Once the end is open and center tab bent away the piece can be slid into rocker. The piece extends to under the door several inches. Note jack stand is below frame rail beside rear torque box and behind Bruce’s hand. Probly best to have both sides off ground letting rear hang expanding the gap on top of door at jamb. You can achieve gain by loosening off the rear shock allowing drop (just enough) for insert to go in. “Just” enough space can also be achieved by loosening the backing plate and axle flange Once its slid in all way there is still ¼” to fill. I recommend 4x4 3/16 angle iron if possible cut down to fill side and underside gap adding even more strength.


There is a tab that locates to where the L bracket is in pic that needs to be secure to rocker assembly. The angle shows the red door pulls I made, lol Note in pic that the small piece of L iron I am using in pic fits against the piece we made and installed earlier and the tab for spring perch locates and is welded to.


The 2x4 piece we made and installed fits exactly to where the original was bent and welded. Be sure to at least undo fuel line brackets and move fuel line out of way to do this job. As well remove back seat door sill interior ¼ panel and any other flammable materials and cloak the entire interior with some non flammable protection against sparks making holes in leather, vinyl, plastic or glass.


A .090” L would work here but I think the four rectangles forming cells is stronger. In my case however as I did not have the material so we used a flat bar 2” x 4” and slid it in beside the four piece box welding the tab for perch and to box.


Center rocker was bent back to cover the ends partially and welded up as well a triangular shaped piece has rotted and required replacement. I consider this a near rust free example of a Canada Cat w/86,000 original.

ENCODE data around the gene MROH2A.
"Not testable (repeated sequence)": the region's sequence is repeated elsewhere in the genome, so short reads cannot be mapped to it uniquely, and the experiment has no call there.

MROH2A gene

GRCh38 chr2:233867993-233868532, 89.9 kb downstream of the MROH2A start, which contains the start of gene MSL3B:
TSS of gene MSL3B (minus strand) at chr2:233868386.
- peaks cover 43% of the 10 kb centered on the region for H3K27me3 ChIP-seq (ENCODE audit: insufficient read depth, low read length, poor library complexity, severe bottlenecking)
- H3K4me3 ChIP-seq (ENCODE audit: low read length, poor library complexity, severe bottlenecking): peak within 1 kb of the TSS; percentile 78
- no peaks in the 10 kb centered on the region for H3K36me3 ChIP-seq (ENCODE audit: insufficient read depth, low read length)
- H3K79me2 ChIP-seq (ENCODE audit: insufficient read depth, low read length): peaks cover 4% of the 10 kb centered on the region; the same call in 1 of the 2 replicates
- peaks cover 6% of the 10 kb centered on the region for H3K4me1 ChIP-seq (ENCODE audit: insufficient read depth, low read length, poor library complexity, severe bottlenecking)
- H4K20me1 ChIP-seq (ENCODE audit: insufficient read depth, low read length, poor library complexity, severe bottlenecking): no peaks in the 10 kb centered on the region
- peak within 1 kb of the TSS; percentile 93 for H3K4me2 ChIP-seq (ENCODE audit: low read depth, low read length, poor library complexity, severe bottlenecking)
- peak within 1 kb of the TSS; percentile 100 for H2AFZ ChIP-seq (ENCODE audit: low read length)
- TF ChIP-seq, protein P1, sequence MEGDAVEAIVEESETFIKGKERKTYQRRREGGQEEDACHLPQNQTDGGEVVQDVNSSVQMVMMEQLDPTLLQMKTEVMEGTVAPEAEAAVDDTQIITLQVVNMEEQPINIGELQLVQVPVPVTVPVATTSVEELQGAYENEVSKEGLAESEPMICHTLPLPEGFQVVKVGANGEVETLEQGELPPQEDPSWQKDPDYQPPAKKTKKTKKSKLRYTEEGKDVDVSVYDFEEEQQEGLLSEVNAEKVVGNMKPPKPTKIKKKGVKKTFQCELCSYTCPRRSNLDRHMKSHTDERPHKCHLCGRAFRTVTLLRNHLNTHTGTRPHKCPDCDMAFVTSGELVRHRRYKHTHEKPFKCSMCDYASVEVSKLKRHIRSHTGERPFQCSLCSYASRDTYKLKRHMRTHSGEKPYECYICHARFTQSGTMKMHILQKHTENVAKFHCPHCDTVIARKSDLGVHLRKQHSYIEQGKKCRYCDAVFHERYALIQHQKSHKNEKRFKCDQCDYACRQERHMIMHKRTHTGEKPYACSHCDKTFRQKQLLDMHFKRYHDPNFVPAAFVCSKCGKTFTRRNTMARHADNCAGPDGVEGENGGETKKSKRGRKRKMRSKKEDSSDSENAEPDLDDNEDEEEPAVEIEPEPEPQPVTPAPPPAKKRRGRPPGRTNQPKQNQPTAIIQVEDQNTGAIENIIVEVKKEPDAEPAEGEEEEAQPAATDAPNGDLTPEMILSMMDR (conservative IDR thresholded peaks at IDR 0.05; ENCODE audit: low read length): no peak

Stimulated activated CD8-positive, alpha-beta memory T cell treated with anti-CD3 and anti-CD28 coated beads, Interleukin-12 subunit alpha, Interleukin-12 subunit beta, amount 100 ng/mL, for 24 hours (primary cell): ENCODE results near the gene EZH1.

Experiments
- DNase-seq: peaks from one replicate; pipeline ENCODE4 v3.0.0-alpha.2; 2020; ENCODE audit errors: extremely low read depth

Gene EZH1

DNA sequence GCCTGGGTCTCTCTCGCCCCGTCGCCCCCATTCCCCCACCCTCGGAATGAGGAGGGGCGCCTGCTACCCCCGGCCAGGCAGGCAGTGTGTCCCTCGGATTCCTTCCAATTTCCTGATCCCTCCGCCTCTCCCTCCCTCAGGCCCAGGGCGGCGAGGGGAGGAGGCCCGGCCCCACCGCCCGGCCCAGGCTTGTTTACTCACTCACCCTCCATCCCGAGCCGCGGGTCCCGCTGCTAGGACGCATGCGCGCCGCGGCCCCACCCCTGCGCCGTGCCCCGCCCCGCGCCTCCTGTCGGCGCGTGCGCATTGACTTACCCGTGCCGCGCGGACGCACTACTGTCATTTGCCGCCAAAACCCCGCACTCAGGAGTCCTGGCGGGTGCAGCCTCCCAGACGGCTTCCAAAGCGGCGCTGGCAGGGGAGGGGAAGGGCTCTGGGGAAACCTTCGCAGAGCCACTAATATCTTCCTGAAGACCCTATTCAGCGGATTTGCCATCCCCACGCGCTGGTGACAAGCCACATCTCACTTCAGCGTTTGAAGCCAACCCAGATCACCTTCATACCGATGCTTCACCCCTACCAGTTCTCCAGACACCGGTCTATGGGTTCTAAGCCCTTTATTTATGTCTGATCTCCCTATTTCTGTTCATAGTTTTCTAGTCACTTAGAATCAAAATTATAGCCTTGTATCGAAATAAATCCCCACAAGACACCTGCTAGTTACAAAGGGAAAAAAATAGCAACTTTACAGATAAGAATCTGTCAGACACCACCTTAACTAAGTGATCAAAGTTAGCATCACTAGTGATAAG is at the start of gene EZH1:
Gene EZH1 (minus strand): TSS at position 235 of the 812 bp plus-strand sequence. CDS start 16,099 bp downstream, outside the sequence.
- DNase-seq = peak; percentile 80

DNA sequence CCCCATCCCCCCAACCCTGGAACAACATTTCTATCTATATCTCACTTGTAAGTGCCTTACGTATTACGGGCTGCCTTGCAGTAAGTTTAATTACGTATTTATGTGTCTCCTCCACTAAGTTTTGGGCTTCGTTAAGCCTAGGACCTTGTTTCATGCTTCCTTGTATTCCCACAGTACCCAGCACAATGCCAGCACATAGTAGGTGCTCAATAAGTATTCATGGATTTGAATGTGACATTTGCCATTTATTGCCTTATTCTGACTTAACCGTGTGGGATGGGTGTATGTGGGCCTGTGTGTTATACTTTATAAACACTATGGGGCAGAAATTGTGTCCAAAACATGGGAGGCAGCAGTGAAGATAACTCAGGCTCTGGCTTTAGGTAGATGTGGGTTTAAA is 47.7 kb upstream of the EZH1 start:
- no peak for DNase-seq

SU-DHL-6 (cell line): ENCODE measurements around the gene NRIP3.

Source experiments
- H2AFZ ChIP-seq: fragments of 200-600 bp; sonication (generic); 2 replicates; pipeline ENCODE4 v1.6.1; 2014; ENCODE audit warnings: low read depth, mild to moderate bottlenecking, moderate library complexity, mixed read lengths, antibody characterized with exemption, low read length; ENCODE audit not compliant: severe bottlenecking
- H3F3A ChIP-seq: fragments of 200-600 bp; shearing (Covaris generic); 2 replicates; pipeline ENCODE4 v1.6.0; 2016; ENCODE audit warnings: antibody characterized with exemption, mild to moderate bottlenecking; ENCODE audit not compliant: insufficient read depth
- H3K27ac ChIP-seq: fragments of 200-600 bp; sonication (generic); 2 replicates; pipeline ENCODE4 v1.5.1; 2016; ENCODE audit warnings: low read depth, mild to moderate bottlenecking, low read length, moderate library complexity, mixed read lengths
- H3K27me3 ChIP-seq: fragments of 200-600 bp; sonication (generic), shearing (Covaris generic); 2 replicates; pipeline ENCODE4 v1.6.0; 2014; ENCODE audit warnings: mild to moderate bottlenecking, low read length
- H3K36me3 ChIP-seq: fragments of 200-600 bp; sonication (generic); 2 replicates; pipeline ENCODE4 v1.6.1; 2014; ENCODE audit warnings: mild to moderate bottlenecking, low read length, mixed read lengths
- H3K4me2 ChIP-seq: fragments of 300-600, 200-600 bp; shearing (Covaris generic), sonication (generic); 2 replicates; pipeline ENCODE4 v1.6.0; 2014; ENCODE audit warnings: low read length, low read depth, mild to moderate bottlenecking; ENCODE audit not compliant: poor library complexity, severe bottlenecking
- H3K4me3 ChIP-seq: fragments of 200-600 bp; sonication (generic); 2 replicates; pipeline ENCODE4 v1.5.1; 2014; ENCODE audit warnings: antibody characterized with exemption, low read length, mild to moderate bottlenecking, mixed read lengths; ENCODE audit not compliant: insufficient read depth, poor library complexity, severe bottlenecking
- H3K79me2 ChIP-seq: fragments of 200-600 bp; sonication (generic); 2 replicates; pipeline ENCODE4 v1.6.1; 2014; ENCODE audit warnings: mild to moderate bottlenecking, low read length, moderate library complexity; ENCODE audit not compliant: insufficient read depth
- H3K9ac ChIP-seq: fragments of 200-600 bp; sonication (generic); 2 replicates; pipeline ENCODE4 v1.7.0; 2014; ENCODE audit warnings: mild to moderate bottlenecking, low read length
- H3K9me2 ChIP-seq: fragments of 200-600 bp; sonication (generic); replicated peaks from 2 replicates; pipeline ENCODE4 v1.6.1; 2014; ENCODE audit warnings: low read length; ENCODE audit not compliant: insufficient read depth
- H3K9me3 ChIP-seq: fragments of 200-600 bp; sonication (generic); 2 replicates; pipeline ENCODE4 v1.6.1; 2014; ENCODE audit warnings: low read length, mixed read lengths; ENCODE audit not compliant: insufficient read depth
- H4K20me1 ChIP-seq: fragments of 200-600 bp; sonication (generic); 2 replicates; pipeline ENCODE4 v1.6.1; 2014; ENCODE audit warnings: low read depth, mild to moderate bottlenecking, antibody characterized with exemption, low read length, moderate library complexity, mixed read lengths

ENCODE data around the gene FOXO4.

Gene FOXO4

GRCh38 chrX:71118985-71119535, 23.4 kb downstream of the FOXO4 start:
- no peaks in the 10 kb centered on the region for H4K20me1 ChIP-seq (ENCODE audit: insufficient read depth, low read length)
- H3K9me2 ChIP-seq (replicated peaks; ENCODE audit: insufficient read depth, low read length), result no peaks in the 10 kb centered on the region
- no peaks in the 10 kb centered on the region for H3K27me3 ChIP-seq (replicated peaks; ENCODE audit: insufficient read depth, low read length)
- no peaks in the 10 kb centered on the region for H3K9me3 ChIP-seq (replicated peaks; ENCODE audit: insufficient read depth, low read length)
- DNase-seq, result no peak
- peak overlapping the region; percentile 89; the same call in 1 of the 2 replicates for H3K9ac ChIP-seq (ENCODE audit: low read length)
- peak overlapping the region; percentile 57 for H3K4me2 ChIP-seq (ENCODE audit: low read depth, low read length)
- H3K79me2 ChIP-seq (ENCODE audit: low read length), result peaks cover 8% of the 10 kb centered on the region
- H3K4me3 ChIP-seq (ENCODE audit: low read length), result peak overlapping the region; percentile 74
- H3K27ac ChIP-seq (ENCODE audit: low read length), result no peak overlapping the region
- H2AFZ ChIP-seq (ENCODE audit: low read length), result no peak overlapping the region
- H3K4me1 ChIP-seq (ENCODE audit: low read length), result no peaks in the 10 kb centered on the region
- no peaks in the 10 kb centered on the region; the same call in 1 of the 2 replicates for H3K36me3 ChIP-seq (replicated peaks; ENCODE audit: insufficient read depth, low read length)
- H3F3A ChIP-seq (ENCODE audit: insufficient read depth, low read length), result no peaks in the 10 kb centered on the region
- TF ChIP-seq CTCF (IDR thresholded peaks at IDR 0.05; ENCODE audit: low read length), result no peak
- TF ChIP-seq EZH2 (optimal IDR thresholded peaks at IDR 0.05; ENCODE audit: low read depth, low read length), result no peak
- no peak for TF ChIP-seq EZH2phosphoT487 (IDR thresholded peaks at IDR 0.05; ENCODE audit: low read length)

Next we had to secure the box further down inside rocker so holes were drilled in top and side of rocker from rear seat area and holes were welded thru to new piece. In theory this stops the car from folding fwd and pinching top of doors in door jambs.



This job took a dozen hours but figuring it all out was time consuming as is prep if you do a good job. Much of this job was backyard standard done without sand blaster plasma cutter or spray equipment. The grinder broke in process so none of the welds have been ground nor were we able to gain advantage of completely clean material everywhere. The job requires grinding of the welds some painting of parts and seam sealing as well as all the fun we had already. Not shown is end cap put back in. Finished up at midnight out in drive so pic takin was compromised


1. I would consider using the 2x4 flat bar on inner center (instead of out at tab) as the inner centers are also rotten. Pix here show good inner center due to previous scabbing of material.

2. I prefer to use satin material that does not rust again. The mild steel shown here will rust again but probly not in my lifetime enough for me to have put any paint inside of them. Theory being as it rusts and swells makes the rear box tighter

3. I would go as long as possible on the inner pieces. We are limited to ~16” at angle down of inner inside rear seating area and I think 24” for seat belt hole for sliding a box into but with rear end in place you have to angle the piece in and limits to about 30” maximum (more can be obtained if rear end is not present) however I feel its enough to get a hold on a sagging convertible chassis.